We should know later today what the EPA found following a new radiological survey of a Bridgeton landfill.
The EPA flew airplanes over the landfill site and the adjacent West Lake Landfill which houses decades old nuclear waste material. The purpose of the flight was to identify surface areas that emit gamma radiation.
Residents nearby are worried about an underground smoldering event beneath the Bridgeton Landfill reaching the nuclear waste under West Lake.
Work on the Bridgeton landfill begins today now that drier weather is forecast. Heavy rain prevented repairs for two days to get rid of an odor coming from the landfill. Homeowners who live nearby are staying in a hotel.
Operators of the landfill believe removing concrete pipes will help eliminate a strong odor that is bothering residents who live near the landfill that sits near Lambert Airport in suburban St. Louis. But the removal process, expected to last through mid-June, is also expected to temporarily make the smell worse.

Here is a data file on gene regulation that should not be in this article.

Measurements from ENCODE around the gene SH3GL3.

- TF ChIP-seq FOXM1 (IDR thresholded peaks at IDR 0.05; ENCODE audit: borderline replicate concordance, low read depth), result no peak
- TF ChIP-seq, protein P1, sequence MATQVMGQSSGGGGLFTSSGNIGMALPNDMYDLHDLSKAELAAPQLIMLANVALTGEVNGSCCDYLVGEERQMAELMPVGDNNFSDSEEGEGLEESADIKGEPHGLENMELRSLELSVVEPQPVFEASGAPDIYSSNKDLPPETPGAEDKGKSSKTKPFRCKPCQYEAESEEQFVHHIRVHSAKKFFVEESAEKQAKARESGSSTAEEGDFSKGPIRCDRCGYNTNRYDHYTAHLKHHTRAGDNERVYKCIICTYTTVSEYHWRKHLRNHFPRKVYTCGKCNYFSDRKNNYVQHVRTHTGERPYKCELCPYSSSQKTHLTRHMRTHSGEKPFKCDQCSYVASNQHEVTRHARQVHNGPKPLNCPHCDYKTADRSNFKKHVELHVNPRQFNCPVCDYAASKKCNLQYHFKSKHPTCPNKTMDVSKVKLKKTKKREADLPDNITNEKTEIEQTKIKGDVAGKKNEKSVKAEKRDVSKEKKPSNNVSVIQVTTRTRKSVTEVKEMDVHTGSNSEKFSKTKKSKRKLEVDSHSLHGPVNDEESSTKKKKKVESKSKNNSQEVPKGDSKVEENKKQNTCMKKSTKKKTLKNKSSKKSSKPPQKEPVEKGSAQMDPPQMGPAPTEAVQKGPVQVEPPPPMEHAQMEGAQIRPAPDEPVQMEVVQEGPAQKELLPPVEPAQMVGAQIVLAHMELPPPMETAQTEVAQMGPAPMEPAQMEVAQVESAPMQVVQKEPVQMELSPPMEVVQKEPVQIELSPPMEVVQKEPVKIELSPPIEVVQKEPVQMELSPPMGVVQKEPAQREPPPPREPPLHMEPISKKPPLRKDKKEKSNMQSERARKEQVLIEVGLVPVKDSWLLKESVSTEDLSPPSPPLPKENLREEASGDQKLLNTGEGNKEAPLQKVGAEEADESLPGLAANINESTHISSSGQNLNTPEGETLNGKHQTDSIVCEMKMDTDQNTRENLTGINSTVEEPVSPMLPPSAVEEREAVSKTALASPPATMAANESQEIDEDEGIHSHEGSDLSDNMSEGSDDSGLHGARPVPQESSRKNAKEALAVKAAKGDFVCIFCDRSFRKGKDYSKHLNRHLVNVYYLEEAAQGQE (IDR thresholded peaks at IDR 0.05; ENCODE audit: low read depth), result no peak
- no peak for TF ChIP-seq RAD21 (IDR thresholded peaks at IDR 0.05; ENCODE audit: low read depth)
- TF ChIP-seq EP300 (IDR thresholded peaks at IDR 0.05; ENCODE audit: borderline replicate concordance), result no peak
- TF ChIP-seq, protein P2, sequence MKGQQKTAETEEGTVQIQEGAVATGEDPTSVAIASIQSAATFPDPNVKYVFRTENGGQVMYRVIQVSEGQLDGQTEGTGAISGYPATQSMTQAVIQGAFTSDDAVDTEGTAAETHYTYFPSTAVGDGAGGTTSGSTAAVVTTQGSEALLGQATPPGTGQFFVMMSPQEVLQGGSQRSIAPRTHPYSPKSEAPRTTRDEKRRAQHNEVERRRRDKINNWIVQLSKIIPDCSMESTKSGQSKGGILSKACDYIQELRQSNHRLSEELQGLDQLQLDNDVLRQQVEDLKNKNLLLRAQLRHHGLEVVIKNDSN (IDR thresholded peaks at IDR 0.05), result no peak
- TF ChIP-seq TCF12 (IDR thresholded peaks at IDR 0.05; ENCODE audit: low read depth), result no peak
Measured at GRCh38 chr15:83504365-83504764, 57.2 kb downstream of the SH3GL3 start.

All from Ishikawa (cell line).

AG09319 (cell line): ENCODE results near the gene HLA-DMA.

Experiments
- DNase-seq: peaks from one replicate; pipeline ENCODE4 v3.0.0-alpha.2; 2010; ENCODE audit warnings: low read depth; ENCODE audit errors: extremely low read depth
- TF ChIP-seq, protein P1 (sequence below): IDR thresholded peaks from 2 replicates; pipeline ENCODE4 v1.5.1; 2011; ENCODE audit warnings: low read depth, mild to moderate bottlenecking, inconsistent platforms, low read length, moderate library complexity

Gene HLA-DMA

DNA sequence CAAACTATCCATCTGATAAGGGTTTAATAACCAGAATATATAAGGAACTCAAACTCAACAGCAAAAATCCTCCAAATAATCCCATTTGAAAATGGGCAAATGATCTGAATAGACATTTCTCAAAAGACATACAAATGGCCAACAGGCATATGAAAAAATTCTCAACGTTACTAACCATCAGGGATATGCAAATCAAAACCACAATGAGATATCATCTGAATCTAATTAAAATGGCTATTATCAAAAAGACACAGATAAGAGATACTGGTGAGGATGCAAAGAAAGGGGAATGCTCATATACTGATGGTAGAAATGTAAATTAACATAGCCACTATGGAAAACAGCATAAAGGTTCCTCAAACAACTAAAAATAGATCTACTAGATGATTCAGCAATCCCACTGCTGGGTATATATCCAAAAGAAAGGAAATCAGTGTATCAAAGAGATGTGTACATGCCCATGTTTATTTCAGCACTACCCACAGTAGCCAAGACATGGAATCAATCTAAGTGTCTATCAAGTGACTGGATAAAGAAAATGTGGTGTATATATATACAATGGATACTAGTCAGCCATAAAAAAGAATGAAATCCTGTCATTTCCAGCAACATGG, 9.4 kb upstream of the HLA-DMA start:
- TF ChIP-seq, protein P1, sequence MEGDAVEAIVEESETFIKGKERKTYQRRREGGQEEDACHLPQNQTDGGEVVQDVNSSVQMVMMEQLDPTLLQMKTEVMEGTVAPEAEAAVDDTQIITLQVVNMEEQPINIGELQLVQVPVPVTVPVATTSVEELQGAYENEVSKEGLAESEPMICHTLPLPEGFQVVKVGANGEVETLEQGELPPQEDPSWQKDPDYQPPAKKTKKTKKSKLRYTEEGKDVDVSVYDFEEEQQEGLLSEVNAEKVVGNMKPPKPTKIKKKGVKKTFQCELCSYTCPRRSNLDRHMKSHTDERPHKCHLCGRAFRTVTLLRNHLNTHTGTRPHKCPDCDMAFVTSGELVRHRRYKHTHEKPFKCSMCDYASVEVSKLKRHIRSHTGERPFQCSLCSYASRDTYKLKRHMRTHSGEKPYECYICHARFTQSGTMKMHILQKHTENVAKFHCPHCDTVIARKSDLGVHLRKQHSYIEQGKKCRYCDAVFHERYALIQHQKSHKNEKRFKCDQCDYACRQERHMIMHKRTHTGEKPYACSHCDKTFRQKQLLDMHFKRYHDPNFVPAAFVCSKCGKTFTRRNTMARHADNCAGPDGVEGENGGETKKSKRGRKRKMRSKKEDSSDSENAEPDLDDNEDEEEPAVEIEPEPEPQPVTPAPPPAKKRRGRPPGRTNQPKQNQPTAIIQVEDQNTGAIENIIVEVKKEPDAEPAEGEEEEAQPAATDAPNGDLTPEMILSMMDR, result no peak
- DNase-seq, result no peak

For a second day, heavy rainfall has delayed the start of a project at the Bridgeton Landfill.
But when work begins to get rid of an odor coming from the landfill--homeowners who live nearby are staying in nearby hotels. They're concerned their homes could be broken into while they're away.
Missouri Attorney General and Bridgeton police chief Don Hood promise residents both marked and unmarked cars will be patrolling those neighborhoods affected by the temporary move.
Our rainy weather has postponed the start of repairs to fix a noxious smell at the Bridgeton landfill.